Commodity market turbulence heightens financial instability

Commodity market turbulence heightens financial instability

Nick Beams

There is growing turbulence in financial and commodity markets as central banks move to lift interest rates under conditions of rapidly rising inflation not seen in the past four decades.
Dealings in global commodity markets for basic items, such as oil and gas, industrial metals, as well as grains and other foodstuffs, have been characterised as “chaotic” as prices spiral and gyrate.
The market volatility, which has been exacerbated by the US-NATO proxy war in Ukraine against Russia, began because of the refusal of capitalist governments around the world to take meaningful public health safety measures to deal with the COVID-19 pandemic.
Had they been initiated on a global scale from the outset, the virus would either have been eliminated or at least brought under some control. But the “let it rip” program, resulting in the development of new and more infectious variants, has disrupted global supply chains.
As part of their functioning within the capitalist market and profit system, commodity markets depend on the ability of traders to take out derivative contracts to protect themselves against sharp price rises and falls that can turn a potentially profitable deal into a loss-making venture virtually overnight.
But violent swings in prices have led to the breakdown of these mechanisms as financial entities, including the major banks, have demanded that traders stump up extra cash deposits, known as margins, before they will agree to providing loans with which they can finance their operations in the derivates markets.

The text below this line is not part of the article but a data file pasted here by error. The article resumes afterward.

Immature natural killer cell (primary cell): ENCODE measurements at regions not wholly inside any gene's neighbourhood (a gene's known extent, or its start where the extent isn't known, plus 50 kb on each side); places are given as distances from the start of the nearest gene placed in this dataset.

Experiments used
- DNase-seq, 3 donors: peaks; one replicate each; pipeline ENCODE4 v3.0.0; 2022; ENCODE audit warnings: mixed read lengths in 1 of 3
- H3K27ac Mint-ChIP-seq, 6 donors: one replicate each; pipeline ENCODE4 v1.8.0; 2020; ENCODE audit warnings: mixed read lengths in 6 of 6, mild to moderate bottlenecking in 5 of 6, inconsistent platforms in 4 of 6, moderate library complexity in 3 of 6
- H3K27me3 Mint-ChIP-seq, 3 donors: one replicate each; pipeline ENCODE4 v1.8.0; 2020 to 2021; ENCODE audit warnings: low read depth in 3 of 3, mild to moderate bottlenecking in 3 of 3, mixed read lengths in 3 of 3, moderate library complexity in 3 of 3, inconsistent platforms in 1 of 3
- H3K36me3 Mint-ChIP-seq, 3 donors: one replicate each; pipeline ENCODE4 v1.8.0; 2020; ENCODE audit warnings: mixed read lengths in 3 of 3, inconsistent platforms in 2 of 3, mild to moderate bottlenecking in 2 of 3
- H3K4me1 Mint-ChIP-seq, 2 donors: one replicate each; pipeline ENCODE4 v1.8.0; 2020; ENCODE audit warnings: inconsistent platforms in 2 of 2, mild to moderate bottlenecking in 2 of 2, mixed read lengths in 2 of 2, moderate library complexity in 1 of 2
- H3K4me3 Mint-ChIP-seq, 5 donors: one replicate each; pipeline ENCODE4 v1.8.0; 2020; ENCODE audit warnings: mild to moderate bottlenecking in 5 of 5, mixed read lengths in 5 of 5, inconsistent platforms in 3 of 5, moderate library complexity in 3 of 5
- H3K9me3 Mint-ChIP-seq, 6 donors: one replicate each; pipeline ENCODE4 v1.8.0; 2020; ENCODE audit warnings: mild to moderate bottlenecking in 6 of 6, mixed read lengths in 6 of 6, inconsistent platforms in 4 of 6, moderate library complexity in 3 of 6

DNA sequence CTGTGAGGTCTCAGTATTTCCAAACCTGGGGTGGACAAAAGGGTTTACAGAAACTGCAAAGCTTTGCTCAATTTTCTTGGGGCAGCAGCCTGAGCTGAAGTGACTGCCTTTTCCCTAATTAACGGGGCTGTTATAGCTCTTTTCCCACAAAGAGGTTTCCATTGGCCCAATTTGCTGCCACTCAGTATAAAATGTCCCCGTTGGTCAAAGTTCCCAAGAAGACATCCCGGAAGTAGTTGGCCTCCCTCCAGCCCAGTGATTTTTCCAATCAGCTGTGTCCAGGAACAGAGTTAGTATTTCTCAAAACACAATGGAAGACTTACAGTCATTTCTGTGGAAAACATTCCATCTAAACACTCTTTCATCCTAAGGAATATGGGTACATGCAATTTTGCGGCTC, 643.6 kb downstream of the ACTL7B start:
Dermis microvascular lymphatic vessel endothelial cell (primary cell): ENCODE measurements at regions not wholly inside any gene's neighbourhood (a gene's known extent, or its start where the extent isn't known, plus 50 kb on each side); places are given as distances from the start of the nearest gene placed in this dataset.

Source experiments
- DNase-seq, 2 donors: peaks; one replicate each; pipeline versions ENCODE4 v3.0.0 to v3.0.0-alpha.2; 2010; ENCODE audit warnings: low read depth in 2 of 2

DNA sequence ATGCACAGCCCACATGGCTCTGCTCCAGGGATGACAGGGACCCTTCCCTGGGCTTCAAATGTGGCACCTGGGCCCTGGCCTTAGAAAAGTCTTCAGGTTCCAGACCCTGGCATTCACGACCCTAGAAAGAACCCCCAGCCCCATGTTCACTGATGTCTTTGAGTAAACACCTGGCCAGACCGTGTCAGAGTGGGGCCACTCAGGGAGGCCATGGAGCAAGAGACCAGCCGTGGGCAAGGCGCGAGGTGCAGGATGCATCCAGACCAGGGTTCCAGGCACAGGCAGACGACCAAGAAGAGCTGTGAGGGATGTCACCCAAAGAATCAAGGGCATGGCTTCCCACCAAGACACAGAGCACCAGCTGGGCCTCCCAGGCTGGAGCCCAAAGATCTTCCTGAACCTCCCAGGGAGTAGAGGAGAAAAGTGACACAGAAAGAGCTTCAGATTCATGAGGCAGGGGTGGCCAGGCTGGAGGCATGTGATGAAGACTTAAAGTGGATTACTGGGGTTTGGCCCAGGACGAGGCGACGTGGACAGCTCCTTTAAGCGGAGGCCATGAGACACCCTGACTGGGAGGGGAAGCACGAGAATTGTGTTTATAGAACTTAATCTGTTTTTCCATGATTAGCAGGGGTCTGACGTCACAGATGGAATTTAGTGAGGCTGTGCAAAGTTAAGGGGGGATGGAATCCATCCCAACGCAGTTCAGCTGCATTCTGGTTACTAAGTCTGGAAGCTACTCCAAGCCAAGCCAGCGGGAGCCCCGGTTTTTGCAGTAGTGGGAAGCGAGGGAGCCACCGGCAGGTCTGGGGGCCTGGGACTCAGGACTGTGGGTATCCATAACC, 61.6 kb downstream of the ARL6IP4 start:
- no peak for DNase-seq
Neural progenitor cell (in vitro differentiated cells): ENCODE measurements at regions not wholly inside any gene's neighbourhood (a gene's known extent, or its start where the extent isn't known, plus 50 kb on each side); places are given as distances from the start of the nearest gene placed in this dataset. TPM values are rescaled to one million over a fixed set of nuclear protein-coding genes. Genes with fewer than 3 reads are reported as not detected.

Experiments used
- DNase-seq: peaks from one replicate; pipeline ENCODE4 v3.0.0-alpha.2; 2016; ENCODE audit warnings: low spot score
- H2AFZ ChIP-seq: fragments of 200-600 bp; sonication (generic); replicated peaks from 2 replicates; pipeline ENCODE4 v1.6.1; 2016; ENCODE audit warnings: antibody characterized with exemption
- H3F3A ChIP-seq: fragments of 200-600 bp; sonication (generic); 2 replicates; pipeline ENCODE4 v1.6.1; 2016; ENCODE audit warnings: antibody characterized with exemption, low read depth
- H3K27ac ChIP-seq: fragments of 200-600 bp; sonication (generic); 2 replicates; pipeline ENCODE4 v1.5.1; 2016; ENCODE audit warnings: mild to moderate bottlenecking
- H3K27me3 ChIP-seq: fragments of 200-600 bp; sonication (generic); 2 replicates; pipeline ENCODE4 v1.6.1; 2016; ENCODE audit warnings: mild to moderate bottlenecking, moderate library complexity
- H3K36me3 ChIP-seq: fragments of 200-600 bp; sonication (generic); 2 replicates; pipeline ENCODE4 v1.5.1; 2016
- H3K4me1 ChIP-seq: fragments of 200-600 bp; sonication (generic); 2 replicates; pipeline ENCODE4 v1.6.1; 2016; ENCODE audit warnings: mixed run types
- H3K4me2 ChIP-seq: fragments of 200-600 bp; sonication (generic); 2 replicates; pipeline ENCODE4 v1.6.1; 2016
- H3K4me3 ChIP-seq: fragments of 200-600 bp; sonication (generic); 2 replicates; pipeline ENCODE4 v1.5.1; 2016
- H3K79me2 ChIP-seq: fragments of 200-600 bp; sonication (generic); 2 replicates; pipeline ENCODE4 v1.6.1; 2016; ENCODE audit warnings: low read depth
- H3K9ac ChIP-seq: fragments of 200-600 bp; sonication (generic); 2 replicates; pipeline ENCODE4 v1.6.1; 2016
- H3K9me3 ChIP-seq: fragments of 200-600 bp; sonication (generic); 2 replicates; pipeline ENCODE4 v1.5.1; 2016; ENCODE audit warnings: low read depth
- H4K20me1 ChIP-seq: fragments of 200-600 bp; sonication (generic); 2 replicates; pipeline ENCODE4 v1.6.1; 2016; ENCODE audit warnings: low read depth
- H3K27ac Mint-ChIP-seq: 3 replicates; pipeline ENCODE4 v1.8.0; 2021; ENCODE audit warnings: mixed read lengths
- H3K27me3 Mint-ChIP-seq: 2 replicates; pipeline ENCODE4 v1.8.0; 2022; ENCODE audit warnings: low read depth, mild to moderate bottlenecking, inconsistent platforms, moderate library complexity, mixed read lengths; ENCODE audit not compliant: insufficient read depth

One of the most extreme examples is in the European natural gas market. Buyers and sellers must now provide around $77 as collateral for each megawatt hour of gas they want to trade. A year ago, the amount required was around $4.50.
The margin required for a four-month contract in Brent crude oil has risen to almost $12 a barrel, more than double what it was a year ago.
In a report on this phenomenon earlier this week, a Wall Street Journal article reported it had spread across the board.
“Traders and analysts say the added costs and heightened risk of trading commodities has dried up market liquidity—the ability to transact at expected prices without causing big moves or disorderly trading,” it said.
In a comment piece published in the Financial Times this week, financial analyst Karen Petrou, who has been critical of the Fed’s policies of boosting financial markets because it has led to widening social inequality, indicated that it and other central banks may have to go further in providing financial support because of the chaos and volatility in commodity markets.
She noted there had been “liquidity stress” brought about by the increased demands for collateral and recalled that last month energy traders had written to the European Central Bank for assistance, noting that the situation was “just as serious in the US.”
While banks had provided some assistance, there were signs that the “dash for cash is accelerating.”
She also pointed to the risks in balance sheets around the world which is “mostly hidden from view.”
“Eerily reminiscent of the collapse in the 1990s of Long-Term Capital Management in the 1990s, the implosion of hedge fund Archegos last year was a lesson in how seemingly small exposure to leveraged speculators can cost systemic-scale banks serious money.”
The major Swiss bank Credit Suisse lost $5.5 billion because of the Archegos collapse with the Japanese finance house Nomura taking a hit of around $2 billion.
Petrou noted that while stress tests applied to big banks measured some market risks, none of these “approaches the price volatility of current core markets or its downstream credit risk.”
She warned that market disruptions that even approach systemic risk will have a profound social effect.